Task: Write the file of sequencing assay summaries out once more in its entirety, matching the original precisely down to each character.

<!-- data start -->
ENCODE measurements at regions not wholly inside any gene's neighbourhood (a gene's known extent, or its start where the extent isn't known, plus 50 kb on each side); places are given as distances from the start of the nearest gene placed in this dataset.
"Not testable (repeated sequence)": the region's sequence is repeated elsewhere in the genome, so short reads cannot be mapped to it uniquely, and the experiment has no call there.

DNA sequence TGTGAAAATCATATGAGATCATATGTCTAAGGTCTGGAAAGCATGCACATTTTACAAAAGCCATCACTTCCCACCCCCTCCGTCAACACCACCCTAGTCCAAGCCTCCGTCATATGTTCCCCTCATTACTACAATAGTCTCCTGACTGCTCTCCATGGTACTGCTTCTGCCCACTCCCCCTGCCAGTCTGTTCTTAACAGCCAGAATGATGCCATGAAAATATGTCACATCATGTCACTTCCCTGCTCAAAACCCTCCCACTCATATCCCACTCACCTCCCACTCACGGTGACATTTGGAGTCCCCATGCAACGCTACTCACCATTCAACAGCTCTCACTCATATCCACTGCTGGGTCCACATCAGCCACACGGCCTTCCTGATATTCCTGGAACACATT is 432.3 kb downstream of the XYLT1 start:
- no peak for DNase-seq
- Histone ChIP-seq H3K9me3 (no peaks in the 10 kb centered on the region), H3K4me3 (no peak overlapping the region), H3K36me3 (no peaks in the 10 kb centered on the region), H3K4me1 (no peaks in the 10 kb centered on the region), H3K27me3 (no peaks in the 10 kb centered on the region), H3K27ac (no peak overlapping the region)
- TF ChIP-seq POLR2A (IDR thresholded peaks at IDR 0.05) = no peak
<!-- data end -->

ENCODE measurements at regions not wholly inside any gene's neighbourhood (a gene's known extent, or its start where the extent isn't known, plus 50 kb on each side); places are given as distances from the start of the nearest gene placed in this dataset.
"Not testable (repeated sequence)": the region's sequence is repeated elsewhere in the genome, so short reads cannot be mapped to it uniquely, and the experiment has no call there.

DNA sequence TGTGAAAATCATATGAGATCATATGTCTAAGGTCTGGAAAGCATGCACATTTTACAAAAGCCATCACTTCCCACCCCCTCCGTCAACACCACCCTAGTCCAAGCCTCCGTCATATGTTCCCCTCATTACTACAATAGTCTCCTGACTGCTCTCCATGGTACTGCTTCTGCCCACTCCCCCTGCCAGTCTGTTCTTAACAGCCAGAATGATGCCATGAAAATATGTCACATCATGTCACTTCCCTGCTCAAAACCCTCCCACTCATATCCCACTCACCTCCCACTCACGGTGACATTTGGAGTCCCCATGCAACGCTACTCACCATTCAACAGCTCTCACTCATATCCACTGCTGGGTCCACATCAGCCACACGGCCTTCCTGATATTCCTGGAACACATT is 432.3 kb downstream of the XYLT1 start:
- no peak for DNase-seq
- Histone ChIP-seq H3K9me3 (no peaks in the 10 kb centered on the region), H3K4me3 (no peak overlapping the region), H3K36me3 (no peaks in the 10 kb centered on the region), H3K4me1 (no peaks in the 10 kb centered on the region), H3K27me3 (no peaks in the 10 kb centered on the region), H3K27ac (no peak overlapping the region)
- TF ChIP-seq POLR2A (IDR thresholded peaks at IDR 0.05) = no peak